The Delaware Avenue Historic District was listed on the National Register of Historic Places in 1974. Portions of the content of this web page were adapted from a copy of the original nomination document. [‡]
The Delaware Avenue Historic District, an excellent example of America's "Gilded Age," contains outstanding examples of Victorian architecture. The district is also significant as an example of early suburban development in America.
The remaining original houses reflect fine Victorian architectural characteristics. The Italianate and Queen Anne styles predominate. Generally these houses or mansions are set well back from the street and occupy generous lots. They are true Victorian mansions: massive in size and irregular in plan. Bays, turrets, cross gables, and large front porches appear frequently.
A variety of materials are used, often in combination, in the construction and decoration of the houses, including brick, granite, marble, terra cotta, brownstone, ashlar-scored stucco, wood, cast iron, and slate. Many of the houses have one or more stained-glass windows. All of these architectural features and materials were used lavishly in the design of the major houses along Delaware Avenue, and most of the buildings still retain a nineteenth-century grandeur in their exteriors.
Fewer of the elaborate interiors, popular during the period, have survived intact. Most notable in this respect is 1308, now occupied by the Delaware Lung Association. One of its ground-floor rooms has a ceiling richly embellished with Gothic tracery, while an adjoining sitting room is decorated in the style of Louis XV. 1304 has a particularly fine fireplace in the room now serving as one of the A.A.U.W. offices and a smaller tiled fireplace is in the hall.
In the area formed by Delaware Avenue, West Fourteenth Street and North Broom Street is the Soldier and Sailors Monument. It originated with the idea of Alfred S. Nones, one-time officer with the Delaware Veteran Volunteer Infantry, to convert the columns in front of the Old Pennsylvania Bank Building, demolished in 1868, into monuments to the Civil War dead. The bill passed in Congress and plans were drawn up by A. B. Mullet, Supervising Architect in Washington, D. C. The monument was privately funded. In 1880 Washington Jones, the president of the Soldiers Monument Association, took charge of the shaft.
The Delaware Avenue Historic District is outstanding as an example of effective city planning. It comprises the only extant portions of the original 1870's real estate development along the trolley car line established by Joshua T. Heald in 1864 to encourage settlement in this part of Wilmington. In partnership with James L. Devou, Heald improved and laid out lots along the line. The lower portion of Delaware Avenue, including the 900, 1000, and 1100 blocks, is gone, but the remaining 1200 and 1300 blocks centered around the historic Soldiers and Sailors Monument, retain much of the grandeur of their heyday. Strictly speculative, the real estate development proved a profitable investment. In less than ten years, this area was the most fashionable in the city and contained homes built in the most modern architectural styles. Many of the city's industrial and civic leaders built homes along the avenue. These men set the standard for elegance in Wilmington.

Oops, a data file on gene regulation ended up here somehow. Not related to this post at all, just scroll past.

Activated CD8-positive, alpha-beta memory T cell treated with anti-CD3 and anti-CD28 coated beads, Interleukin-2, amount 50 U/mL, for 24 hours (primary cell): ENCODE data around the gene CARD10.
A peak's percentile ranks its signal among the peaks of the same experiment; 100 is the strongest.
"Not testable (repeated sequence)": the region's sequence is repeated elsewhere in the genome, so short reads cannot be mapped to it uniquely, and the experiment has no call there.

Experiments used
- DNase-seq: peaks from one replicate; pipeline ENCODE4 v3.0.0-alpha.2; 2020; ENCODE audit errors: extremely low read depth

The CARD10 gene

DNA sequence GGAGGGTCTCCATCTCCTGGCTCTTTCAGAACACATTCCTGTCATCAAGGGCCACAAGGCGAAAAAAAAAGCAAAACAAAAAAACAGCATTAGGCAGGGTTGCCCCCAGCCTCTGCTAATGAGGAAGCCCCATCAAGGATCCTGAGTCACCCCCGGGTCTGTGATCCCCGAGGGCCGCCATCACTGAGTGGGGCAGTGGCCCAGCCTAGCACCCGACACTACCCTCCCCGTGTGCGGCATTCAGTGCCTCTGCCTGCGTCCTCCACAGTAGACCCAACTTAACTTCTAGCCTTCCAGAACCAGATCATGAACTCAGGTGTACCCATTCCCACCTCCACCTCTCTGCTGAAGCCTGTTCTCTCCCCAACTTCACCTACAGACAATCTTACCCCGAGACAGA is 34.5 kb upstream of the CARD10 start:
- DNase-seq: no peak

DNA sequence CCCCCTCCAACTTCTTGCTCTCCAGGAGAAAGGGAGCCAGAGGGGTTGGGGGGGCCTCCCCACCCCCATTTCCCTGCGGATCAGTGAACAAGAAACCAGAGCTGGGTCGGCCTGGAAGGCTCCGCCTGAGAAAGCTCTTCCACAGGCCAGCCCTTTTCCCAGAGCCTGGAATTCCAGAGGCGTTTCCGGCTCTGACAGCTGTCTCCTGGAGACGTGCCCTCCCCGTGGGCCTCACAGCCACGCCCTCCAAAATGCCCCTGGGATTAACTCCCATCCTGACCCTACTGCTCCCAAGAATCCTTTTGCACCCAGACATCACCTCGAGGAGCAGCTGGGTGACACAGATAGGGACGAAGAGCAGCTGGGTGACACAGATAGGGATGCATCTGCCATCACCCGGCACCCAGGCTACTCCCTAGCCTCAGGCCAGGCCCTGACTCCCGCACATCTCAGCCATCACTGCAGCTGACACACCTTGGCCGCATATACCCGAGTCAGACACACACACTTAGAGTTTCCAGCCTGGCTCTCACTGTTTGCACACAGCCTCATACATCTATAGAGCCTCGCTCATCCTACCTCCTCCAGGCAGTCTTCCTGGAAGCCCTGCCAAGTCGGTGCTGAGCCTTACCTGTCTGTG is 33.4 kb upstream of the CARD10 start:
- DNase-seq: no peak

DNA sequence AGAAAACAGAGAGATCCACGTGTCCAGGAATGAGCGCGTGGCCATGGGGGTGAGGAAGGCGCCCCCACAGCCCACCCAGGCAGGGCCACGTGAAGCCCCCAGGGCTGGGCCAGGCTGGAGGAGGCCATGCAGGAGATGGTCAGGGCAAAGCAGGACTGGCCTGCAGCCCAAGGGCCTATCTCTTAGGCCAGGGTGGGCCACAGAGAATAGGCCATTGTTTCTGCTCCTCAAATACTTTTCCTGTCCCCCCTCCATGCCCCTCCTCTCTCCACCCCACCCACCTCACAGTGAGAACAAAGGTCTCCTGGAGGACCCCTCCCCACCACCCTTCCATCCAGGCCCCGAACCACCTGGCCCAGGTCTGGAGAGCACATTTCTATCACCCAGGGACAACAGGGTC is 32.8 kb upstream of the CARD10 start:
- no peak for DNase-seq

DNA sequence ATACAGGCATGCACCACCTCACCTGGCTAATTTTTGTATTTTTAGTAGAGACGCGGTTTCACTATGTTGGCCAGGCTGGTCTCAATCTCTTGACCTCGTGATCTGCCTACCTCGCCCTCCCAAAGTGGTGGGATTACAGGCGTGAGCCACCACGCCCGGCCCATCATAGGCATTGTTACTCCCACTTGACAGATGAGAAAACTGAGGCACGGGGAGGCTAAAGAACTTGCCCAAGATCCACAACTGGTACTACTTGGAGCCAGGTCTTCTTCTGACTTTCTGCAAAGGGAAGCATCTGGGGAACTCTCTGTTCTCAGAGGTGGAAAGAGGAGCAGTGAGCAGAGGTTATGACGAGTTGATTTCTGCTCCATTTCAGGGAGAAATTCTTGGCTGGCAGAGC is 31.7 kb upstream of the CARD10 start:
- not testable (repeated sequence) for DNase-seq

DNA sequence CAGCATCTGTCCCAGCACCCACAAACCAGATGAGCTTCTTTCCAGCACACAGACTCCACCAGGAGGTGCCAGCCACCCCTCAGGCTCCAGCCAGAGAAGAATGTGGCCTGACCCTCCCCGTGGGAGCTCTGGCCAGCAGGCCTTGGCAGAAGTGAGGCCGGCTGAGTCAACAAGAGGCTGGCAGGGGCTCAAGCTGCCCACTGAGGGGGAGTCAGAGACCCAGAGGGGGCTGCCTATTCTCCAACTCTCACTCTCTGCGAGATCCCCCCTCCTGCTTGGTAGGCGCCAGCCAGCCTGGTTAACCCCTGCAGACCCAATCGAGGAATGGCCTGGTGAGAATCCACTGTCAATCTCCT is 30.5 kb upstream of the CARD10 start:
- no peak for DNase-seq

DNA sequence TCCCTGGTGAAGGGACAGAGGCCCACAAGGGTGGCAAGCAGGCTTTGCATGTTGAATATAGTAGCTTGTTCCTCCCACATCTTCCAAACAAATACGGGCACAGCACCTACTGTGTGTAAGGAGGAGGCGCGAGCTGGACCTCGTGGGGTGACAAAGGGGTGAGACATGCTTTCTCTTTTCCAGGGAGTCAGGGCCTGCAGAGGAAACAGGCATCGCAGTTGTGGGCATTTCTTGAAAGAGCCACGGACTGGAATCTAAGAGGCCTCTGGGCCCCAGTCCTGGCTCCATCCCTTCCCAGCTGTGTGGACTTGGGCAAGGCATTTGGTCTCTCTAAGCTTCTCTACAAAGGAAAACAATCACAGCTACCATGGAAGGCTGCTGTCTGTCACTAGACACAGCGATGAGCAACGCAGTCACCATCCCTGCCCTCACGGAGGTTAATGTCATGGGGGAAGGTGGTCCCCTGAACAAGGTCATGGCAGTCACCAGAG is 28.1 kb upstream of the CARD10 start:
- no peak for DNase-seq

The 900, 1000, and 1100 blocks were developed first. Unfortunately, the buildings in these blocks are gone. The first houses in the 1200 block were built by James Bradford in 1871. The unique facade of 1200-1202 was painted because it had been built using second-hand bricks saved from the demolition of the old Indian Queen Hotel at Fifth and Market Streets, which was razed to make way for the Clayton House. This semidetached house was demolished.
1200-1203 and 1205-1207 were built in 1873 as an investment by Clement B. Smyth, treasurer of the Diamond State Iron Company and the Vulcanized Fibre Company. William Spruance, one of the foremost lawyers in Delaware and later Senior Associate Justice of Delaware, built the next house to the west, 1211, around 1870. Across the street in the same block, 1204-1206 was built by S. D. Carswell, a mill owner, who occupied 1206 and sold 1204 to F. L, Gilpin, president of the F. L. Gilpin Insurance Company. 1208-1210 was built in 1875 by Robert Scott, who lived there for three years and then sold it to Thomas Bellah, president of the Bellah Iron and Steel Company. Among the builders of homes in the 1300 block were James L. Devou, Heald's Delaware Avenue development partner, James C. Johnson, owner of a house-finishing company, and Heald himself. Devou built 1311 in 1871. Heald also built 1315. Johnson built 1313 at the same time.
Had the development of Delaware Avenue remained centered around that one main street, it is doubtful that even the 1200 and 1300 blocks of the larger development would have remained. However, streets adjacent to Delaware Avenue were laid out and later developed along the same architectural lines as the Delaware Avenue homes. These subsidiary streets are not being included in the historic district at this time because of their later date.
Delaware Avenue was originally developed to provide a residential section for the growing Wilmington. Now a century later, people are returning to the area from the suburbs again to be closer to the center of Wilmington. The large apartment complexes in the area supply the additional needed housing. Thus, Delaware Avenue remains an important adjunct to the city.
‡ Susanne N Fox, Research Archivist, Delaware Division of Historical and Cultural Affairs, Delaware Avenue Historic District, New Castle County, Delaware, nomination document, 1976, National Park Service, National Register of Historic Places, Washington, D.C.
14th Street West • Delaware Avenue • Franklin Street North